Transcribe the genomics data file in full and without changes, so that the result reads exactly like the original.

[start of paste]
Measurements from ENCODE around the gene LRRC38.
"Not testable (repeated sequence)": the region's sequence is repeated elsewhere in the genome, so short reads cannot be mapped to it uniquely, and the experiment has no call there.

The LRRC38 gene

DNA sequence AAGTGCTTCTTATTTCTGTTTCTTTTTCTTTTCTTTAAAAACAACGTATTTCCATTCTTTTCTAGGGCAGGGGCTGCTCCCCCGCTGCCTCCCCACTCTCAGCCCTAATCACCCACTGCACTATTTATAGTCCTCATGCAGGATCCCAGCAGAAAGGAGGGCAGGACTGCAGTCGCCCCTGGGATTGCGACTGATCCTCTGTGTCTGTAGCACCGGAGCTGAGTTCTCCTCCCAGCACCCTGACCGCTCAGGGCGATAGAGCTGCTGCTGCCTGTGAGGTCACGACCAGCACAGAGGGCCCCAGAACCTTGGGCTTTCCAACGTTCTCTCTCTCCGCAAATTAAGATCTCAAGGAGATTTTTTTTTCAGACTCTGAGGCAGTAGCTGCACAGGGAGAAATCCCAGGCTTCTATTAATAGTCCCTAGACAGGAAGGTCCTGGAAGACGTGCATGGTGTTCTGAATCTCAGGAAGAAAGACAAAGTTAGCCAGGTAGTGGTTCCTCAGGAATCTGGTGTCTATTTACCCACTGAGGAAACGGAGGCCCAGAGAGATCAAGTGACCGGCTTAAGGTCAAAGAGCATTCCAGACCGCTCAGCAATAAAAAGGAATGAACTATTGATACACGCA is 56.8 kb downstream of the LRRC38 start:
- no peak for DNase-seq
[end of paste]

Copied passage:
Measurements from ENCODE around the gene LRRC38.
"Not testable (repeated sequence)": the region's sequence is repeated elsewhere in the genome, so short reads cannot be mapped to it uniquely, and the experiment has no call there.

The LRRC38 gene

DNA sequence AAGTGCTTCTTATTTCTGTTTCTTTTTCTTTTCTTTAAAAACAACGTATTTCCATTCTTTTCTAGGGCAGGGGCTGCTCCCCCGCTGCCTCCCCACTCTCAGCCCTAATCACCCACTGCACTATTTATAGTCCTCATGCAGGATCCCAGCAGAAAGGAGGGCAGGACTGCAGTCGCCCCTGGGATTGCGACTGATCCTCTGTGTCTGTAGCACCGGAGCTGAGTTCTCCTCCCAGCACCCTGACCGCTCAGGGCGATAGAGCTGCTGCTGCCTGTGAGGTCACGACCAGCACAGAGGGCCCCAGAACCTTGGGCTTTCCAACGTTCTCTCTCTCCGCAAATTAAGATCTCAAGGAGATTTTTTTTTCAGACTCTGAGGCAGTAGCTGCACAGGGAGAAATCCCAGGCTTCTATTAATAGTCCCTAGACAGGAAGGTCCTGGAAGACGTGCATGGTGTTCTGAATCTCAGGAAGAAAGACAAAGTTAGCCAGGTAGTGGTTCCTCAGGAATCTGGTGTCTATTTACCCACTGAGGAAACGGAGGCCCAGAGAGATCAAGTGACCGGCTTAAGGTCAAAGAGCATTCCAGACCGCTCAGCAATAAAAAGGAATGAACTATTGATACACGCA is 56.8 kb downstream of the LRRC38 start:
- no peak for DNase-seq